1. Introduce Discovery through Dialogue
Hold a class discussion exploring the difference between a debate and dialogue, and discuss examples of active listening. [Debate can be a combative conversation, where each side has one “right” or “best answer, with the ultimate result being a winner and loser. Dialogue is a conversation filled with listening to find common understanding. There is no winner or loser, but rather respect for all parties involved. Active listening occurs when an individual sincerely wants to hear and understand what is being said. Examples of active listening include: asking follow up questions and confirming what you heard.]
If students require additional information on this topic, distribute the Dialogue Preparation: Dialogue, Debate, & Careful Listening student resource found on the MEECS Climate Change Resource DVD.
2. Introduce the scenario and possible policies or decisions. (One possible decision is always to do nothing.)
Use Some Effects of Climate Change in Michigan (teacher resource) or Climate Change in the Great Lakes Region on the MEECS Climate Change Resource DVD to begin discussion.
3. Assign community profiles.
Assign a community member role to each student or pair of students from the Community Conversation Cards on the MEECS Climate Change Resource DVD. The list of roles and a sample card is found on the Community Conversation Cards teacher resource.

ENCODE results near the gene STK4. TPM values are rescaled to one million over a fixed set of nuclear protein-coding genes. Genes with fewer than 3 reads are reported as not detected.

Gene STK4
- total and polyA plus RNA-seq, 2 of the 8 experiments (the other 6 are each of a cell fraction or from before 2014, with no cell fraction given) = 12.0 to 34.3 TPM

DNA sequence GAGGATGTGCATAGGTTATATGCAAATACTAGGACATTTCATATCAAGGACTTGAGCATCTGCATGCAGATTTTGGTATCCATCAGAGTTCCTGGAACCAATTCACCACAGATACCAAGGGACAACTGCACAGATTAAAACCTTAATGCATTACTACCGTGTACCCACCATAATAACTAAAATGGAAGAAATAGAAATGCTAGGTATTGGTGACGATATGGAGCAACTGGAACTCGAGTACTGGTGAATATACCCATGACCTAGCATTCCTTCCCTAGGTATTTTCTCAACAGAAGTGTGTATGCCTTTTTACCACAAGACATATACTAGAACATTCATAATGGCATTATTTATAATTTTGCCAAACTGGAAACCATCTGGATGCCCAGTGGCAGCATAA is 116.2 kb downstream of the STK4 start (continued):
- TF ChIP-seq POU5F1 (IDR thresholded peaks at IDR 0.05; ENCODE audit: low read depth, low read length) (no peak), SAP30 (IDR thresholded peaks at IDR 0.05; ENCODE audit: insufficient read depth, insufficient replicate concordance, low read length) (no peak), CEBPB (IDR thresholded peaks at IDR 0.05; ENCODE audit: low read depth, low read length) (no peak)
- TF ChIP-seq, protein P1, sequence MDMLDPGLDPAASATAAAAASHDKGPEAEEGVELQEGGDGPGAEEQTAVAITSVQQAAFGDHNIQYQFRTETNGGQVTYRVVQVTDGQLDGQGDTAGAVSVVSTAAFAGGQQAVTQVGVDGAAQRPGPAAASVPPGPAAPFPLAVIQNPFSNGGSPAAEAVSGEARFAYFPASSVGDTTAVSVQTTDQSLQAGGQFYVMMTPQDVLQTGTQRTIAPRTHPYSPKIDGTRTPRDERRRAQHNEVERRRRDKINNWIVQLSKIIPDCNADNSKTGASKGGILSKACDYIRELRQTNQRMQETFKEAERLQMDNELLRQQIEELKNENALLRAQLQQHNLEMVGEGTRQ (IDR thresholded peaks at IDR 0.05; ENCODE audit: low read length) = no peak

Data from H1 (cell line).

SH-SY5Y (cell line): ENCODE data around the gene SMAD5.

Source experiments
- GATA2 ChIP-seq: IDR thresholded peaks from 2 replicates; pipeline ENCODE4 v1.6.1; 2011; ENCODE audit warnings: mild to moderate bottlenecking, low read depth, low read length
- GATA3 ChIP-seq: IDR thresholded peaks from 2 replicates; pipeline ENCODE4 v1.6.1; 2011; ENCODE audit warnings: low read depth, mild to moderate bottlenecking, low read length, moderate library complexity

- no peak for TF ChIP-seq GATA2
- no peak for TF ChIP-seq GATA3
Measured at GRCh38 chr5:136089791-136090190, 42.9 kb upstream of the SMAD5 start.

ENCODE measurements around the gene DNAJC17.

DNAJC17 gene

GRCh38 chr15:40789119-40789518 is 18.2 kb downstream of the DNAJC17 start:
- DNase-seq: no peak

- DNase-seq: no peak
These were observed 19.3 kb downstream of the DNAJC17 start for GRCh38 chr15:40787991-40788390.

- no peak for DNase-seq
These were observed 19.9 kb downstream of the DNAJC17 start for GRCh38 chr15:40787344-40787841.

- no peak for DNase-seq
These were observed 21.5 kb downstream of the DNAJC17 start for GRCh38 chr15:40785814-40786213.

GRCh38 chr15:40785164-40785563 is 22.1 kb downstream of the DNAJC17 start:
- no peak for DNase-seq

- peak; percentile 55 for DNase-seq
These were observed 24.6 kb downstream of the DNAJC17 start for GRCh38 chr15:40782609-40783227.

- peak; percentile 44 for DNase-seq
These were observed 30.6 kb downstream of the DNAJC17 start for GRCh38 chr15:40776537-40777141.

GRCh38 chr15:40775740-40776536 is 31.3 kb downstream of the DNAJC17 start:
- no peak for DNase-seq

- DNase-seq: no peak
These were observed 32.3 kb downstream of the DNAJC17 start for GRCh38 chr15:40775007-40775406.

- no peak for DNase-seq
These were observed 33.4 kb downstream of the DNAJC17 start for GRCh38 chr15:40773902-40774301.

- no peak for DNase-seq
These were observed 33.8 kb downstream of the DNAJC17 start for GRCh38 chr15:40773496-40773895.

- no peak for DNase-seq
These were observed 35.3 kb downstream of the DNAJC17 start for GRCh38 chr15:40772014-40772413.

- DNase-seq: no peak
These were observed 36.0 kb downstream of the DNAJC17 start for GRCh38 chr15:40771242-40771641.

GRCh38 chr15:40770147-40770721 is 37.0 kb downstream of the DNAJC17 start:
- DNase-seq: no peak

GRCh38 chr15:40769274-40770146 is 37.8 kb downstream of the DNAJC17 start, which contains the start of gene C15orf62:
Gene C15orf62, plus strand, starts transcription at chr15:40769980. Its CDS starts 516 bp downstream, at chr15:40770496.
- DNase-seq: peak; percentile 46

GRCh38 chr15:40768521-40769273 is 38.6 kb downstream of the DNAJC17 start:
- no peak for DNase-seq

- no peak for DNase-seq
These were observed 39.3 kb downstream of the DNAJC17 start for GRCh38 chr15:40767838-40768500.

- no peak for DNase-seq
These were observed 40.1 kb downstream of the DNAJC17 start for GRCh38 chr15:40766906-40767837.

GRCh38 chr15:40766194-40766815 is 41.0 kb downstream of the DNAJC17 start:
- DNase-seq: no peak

Have students research how climate change might affect the persona they have been assigned. Each profile has some hints about the character and websites students can go to start their research. The Before the Conversation student activity can help guide their research.
4. Conduct a Pair-Share Discovery through Dialogue
Each student listens to another student as he/she talks about the potential social, economic, and environmental impacts of climate change for his/her community character. Record what she/he hears on the What’s the Impact? student activity. Students change places and repeat the process.
Have students discuss how the results relate to the concept of sustainability – the capacity to meet present needs without compromising the ability of future generations to meet their needs.
Have students complete the After-the- Conversation student activity.
5. Tying it all together – The Town Meeting
As a class or in groups, develop a proposal about climate change that incorporates at least three ideas for action. Have each ‘community member’ complete the following:
• What is your position on the proposal?
• What additions or changes would you support?
• What would you show or say at a community meeting about the proposal?
Hold a Town Meeting on the proposals. Serve as the moderator and introduce the topic—explain the meeting format and rules. One option is to run the meeting using the teacher resource Revolving Conversation Guidelines. The teacher can record student participation on the Student Participation Rubric teacher resource. Both are found on the MEECS Climate Change Resource DVD.